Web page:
January often gets people thinking about what they’ve accomplished over the past 12 months. This year, it got the editors of the medical journal The Lancet to ponder how far health care has come over the past century, and where it continues to fall short. [A new year in medicine]
A hundred years ago, Squire Sprigge, then editor of The Lancet, penned a piece entitled "The Promise of 1911". The current editors thought they’d review this clinical score card to see how far we’ve come.
Sadly, a lot of the problems Sprigge outlined still plague us today. The old editorial frets about the “demon of tuberculosis” and diarrheal diseases in Africa, conditions we have yet to exorcise. It also argues for legislation against “charlatans and quacks,” an issue that apparently arose long before the advent of infomercials.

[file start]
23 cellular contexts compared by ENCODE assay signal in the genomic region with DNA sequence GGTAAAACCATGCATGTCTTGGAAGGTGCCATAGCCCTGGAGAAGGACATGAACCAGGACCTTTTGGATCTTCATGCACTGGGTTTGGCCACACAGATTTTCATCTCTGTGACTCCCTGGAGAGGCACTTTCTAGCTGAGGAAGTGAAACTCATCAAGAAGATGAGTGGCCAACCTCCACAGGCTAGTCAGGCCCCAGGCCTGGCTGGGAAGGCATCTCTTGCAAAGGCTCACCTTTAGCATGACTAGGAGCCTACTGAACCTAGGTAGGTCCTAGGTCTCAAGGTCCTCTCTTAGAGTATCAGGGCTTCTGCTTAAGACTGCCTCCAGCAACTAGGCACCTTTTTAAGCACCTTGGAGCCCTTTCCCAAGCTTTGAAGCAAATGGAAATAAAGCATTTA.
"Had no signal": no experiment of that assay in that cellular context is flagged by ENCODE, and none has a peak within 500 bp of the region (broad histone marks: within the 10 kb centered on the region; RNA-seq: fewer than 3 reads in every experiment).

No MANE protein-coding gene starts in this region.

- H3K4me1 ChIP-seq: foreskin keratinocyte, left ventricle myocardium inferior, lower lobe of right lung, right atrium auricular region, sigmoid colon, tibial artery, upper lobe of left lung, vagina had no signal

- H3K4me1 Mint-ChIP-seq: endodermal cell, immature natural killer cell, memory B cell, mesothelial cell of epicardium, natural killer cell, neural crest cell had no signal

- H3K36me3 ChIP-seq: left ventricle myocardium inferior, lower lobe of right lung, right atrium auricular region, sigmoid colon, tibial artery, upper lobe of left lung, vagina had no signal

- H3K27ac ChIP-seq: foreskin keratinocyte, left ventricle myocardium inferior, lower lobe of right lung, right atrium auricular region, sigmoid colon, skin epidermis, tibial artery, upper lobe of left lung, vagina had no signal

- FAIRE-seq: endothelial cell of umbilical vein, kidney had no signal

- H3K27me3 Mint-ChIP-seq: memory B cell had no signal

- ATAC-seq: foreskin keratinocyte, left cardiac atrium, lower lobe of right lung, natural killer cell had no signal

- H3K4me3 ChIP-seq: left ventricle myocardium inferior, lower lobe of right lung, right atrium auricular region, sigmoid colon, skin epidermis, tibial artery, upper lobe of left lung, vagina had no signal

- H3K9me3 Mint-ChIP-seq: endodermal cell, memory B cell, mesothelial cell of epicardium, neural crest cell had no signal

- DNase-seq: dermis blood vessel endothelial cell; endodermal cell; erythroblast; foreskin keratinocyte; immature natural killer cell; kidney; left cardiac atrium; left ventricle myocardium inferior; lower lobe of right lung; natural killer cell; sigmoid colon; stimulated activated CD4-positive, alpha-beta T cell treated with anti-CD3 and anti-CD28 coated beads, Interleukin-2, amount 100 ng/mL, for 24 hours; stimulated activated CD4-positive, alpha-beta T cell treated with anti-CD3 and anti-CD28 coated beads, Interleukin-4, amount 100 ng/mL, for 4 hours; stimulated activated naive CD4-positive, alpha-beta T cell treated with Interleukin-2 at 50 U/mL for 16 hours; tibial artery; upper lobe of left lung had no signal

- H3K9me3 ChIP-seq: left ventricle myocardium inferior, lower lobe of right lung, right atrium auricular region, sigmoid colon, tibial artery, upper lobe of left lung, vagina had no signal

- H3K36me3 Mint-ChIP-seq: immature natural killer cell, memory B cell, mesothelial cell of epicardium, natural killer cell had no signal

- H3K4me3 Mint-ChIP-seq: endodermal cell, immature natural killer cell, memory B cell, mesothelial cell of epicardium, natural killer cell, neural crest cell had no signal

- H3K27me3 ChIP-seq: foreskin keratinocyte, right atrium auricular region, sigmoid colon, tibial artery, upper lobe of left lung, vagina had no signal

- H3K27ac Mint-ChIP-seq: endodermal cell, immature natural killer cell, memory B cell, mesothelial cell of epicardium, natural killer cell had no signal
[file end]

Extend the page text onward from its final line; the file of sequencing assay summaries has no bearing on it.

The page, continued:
The need to improve medical education, the role of the press in reporting science news, and the danger of medical tourism—they were all discussed in this century-old article that today’s editors could have run as-is after modernizing the font. Instead they simply conclude that, “Between 1911 and 2011 there is much for medicine to be proud of—and also to be humble about.”
[The above text is an exact transcript of this podcast.]